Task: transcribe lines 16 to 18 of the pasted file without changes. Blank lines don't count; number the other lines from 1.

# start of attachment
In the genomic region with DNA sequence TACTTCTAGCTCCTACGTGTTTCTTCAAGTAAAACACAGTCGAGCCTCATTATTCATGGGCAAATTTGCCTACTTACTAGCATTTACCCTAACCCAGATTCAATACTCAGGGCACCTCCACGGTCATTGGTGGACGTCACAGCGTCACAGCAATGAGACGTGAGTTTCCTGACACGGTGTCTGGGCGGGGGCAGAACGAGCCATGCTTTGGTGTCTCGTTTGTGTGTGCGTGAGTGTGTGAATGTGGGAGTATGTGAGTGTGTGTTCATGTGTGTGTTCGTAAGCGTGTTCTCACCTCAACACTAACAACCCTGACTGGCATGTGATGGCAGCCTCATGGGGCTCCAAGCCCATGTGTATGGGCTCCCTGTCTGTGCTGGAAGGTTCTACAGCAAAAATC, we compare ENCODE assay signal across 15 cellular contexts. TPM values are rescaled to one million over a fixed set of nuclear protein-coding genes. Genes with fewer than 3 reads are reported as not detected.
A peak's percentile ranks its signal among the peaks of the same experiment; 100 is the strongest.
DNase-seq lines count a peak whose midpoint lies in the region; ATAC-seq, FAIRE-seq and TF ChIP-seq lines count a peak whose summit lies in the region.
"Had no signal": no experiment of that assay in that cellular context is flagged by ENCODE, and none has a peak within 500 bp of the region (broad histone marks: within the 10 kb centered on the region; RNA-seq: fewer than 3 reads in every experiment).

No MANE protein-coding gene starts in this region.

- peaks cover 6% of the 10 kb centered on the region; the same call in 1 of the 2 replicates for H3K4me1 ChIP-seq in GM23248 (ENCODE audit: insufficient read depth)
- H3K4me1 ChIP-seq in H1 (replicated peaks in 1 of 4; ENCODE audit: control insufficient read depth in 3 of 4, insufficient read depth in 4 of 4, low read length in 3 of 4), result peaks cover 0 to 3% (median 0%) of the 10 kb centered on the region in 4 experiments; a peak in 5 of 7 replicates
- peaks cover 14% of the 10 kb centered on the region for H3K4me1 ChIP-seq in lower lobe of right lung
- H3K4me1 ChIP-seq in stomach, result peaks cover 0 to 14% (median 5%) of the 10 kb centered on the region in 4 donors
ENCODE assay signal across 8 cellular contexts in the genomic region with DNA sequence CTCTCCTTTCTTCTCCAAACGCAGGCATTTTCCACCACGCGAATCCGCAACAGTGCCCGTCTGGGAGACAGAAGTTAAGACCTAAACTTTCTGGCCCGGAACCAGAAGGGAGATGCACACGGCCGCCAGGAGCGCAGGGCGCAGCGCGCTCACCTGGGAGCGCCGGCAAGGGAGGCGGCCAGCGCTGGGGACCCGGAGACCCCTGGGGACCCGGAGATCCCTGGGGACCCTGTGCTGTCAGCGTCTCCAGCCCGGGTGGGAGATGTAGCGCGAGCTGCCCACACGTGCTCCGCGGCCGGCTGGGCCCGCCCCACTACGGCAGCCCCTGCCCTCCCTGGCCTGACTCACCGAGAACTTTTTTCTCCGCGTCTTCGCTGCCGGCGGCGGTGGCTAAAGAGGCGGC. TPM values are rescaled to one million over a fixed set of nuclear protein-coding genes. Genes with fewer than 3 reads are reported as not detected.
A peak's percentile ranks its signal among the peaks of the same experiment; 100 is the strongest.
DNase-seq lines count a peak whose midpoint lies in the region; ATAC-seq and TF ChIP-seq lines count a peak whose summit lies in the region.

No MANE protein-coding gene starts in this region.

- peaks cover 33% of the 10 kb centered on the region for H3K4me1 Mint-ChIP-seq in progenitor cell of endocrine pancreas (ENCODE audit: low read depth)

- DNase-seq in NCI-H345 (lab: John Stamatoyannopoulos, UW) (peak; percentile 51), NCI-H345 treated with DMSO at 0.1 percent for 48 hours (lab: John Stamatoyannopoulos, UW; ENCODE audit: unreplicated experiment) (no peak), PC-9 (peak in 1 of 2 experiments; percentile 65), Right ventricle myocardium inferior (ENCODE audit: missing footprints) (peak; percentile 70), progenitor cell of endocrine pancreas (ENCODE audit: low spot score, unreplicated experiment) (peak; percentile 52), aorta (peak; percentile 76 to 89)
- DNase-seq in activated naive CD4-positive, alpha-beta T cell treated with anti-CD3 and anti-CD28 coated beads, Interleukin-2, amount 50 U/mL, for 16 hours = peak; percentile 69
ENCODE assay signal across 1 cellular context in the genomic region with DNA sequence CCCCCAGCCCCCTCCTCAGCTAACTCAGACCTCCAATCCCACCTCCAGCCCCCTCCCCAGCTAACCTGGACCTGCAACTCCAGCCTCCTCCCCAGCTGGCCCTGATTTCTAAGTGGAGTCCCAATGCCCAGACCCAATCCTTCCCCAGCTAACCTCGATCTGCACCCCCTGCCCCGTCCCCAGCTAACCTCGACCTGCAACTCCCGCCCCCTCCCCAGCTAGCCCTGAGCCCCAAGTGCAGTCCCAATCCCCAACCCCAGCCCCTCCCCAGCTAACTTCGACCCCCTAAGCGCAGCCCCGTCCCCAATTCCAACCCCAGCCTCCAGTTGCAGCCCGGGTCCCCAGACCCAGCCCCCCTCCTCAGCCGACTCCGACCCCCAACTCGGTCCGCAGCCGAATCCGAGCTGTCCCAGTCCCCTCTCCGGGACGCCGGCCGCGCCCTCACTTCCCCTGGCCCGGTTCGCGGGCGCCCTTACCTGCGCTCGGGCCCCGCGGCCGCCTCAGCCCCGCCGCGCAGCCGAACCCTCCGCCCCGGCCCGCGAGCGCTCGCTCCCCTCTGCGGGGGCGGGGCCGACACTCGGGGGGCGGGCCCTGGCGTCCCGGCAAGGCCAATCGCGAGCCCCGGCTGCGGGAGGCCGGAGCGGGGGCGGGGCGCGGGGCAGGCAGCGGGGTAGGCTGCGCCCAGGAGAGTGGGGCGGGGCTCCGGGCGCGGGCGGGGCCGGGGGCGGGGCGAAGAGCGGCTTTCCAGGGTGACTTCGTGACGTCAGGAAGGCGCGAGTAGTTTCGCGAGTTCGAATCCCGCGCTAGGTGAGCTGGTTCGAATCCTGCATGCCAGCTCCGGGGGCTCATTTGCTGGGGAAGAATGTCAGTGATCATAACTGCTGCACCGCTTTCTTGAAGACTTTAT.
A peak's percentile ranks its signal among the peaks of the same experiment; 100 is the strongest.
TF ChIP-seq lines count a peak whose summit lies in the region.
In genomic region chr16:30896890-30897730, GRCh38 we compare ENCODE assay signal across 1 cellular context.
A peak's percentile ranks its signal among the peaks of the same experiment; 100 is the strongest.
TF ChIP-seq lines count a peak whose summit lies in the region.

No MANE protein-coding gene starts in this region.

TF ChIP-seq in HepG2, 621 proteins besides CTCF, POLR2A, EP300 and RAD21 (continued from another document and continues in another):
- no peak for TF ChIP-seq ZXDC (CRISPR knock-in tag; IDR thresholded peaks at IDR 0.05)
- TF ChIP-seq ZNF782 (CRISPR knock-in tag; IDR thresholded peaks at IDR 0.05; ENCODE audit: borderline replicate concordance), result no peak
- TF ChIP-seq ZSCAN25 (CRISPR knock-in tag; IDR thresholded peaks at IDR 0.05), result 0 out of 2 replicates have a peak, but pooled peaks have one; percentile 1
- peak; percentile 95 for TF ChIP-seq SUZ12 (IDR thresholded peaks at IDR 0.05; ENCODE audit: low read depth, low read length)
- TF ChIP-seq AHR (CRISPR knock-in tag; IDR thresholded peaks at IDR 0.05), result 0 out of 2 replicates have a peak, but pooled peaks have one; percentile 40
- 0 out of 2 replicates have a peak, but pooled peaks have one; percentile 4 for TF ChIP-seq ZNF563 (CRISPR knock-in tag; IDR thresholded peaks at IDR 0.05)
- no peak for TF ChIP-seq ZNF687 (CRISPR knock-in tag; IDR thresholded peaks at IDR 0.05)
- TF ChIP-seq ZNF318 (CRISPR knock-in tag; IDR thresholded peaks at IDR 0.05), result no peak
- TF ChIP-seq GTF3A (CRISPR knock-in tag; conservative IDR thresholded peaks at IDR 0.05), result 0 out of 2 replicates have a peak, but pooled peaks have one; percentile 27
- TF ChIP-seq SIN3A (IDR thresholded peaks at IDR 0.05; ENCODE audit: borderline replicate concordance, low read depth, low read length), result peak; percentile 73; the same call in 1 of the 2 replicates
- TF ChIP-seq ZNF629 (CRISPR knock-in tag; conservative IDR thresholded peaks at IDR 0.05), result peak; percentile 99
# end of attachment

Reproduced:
- DNase-seq in activated naive CD4-positive, alpha-beta T cell treated with anti-CD3 and anti-CD28 coated beads, Interleukin-2, amount 50 U/mL, for 16 hours = peak; percentile 69
ENCODE assay signal across 1 cellular context in the genomic region with DNA sequence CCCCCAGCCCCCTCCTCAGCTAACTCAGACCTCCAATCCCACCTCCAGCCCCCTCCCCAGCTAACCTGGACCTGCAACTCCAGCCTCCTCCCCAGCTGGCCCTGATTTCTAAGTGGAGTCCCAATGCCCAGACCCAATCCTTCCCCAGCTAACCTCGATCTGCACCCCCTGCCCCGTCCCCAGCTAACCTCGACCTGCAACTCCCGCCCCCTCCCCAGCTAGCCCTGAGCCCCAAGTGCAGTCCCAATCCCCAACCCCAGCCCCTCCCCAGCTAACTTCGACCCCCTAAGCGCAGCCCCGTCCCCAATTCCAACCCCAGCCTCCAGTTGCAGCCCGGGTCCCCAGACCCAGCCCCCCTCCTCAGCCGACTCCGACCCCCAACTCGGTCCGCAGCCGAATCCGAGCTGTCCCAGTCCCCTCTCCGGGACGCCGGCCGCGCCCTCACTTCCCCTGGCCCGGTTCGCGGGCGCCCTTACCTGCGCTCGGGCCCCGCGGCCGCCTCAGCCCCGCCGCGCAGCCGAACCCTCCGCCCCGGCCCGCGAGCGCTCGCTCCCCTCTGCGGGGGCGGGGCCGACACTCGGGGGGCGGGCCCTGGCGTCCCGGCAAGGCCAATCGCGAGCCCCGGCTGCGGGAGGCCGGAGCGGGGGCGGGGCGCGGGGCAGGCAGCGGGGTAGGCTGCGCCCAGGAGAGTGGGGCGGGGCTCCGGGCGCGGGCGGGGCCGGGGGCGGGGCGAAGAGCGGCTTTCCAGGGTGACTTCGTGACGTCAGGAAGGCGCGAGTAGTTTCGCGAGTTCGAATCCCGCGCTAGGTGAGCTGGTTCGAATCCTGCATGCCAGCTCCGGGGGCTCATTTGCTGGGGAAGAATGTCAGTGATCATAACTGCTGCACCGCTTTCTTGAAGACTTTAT.
A peak's percentile ranks its signal among the peaks of the same experiment; 100 is the strongest.